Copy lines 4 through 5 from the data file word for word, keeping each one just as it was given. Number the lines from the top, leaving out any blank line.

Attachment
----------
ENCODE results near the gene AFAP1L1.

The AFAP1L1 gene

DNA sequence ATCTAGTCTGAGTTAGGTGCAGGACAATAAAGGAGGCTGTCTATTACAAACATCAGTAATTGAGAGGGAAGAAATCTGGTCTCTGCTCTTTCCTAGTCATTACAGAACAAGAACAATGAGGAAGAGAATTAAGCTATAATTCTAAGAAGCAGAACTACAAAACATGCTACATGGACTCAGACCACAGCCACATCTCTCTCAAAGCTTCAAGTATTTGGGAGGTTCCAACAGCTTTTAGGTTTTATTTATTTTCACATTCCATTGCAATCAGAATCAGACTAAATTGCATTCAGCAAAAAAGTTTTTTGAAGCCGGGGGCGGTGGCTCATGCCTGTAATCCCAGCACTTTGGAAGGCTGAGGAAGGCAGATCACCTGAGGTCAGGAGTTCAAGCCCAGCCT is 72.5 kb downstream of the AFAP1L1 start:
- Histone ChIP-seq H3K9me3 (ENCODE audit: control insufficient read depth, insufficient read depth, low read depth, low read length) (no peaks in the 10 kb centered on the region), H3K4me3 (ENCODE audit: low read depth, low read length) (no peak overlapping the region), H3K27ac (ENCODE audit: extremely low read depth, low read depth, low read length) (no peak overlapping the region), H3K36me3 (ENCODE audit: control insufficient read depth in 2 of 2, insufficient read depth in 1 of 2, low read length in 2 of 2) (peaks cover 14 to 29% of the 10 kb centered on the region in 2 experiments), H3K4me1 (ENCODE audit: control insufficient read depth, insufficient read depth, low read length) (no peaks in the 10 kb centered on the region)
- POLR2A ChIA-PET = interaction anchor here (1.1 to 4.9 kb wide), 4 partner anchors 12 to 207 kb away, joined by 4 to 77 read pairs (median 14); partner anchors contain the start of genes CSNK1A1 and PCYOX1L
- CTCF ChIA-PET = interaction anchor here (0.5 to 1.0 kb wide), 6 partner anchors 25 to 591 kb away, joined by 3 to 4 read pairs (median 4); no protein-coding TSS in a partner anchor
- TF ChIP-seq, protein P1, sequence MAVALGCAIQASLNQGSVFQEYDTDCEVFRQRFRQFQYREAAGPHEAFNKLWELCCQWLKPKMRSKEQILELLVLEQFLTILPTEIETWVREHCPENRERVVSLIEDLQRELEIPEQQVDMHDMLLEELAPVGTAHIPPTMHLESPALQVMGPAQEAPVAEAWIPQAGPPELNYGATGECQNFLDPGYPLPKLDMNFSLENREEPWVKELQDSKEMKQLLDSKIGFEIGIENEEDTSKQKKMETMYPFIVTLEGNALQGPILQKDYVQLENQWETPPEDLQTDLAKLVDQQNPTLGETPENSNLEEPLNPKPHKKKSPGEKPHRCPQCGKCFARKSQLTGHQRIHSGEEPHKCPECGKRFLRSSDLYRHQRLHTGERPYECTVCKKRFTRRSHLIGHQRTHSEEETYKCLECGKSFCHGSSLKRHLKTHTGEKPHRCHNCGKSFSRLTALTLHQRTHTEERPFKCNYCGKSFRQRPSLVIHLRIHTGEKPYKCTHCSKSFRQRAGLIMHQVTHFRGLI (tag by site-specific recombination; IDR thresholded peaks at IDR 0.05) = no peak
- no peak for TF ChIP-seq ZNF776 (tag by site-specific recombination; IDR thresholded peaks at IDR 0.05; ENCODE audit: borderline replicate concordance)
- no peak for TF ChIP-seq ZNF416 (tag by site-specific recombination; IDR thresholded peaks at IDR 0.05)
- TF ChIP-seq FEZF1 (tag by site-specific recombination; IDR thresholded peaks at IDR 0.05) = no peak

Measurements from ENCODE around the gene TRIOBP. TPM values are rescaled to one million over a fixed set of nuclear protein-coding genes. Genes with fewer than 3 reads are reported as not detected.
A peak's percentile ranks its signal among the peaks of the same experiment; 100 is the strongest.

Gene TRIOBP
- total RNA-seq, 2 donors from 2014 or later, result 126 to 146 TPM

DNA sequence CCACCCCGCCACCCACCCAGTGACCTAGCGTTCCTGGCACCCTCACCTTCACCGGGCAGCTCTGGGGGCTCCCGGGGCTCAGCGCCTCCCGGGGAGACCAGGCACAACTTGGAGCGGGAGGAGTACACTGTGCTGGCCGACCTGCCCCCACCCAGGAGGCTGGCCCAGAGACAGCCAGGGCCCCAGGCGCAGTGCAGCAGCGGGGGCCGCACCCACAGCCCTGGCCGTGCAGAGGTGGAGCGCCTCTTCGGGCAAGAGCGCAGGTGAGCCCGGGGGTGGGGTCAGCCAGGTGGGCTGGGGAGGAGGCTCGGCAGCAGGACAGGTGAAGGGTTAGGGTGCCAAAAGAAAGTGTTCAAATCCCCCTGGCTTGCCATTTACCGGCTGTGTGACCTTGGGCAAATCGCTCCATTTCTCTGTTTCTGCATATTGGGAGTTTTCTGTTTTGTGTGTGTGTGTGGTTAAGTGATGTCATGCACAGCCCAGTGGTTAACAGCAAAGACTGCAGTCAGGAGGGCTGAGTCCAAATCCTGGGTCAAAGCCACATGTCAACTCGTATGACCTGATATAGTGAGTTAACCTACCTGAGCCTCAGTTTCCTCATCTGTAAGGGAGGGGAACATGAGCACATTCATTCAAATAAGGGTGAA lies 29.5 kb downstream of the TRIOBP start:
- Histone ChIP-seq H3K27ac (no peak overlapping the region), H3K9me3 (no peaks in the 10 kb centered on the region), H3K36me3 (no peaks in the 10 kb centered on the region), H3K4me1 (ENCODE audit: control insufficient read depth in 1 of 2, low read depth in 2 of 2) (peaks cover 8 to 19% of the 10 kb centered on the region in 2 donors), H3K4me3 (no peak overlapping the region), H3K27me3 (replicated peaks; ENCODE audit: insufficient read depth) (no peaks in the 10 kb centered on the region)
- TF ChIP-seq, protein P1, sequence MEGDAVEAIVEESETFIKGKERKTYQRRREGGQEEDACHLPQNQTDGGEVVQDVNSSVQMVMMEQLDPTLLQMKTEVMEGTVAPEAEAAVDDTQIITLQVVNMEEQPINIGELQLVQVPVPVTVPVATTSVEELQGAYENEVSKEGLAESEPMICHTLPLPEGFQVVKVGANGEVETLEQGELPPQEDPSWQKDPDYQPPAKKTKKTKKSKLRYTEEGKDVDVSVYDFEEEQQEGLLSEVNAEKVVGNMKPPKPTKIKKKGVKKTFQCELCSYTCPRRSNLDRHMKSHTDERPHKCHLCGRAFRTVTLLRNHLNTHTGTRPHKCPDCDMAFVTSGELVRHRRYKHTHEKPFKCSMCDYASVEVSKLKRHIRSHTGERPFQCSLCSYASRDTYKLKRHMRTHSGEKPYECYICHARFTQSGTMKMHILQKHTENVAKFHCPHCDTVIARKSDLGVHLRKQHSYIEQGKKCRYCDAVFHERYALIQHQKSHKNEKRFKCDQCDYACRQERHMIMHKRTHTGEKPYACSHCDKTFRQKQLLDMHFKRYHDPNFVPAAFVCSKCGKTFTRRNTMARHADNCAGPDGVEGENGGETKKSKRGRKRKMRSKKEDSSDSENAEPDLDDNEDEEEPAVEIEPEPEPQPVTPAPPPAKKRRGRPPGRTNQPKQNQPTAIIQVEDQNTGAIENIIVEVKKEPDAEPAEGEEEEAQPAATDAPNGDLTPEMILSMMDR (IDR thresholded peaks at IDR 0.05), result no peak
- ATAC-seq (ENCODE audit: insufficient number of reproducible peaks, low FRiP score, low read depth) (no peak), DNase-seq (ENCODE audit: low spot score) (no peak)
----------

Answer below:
- Histone ChIP-seq H3K9me3 (ENCODE audit: control insufficient read depth, insufficient read depth, low read depth, low read length) (no peaks in the 10 kb centered on the region), H3K4me3 (ENCODE audit: low read depth, low read length) (no peak overlapping the region), H3K27ac (ENCODE audit: extremely low read depth, low read depth, low read length) (no peak overlapping the region), H3K36me3 (ENCODE audit: control insufficient read depth in 2 of 2, insufficient read depth in 1 of 2, low read length in 2 of 2) (peaks cover 14 to 29% of the 10 kb centered on the region in 2 experiments), H3K4me1 (ENCODE audit: control insufficient read depth, insufficient read depth, low read length) (no peaks in the 10 kb centered on the region)
- POLR2A ChIA-PET = interaction anchor here (1.1 to 4.9 kb wide), 4 partner anchors 12 to 207 kb away, joined by 4 to 77 read pairs (median 14); partner anchors contain the start of genes CSNK1A1 and PCYOX1L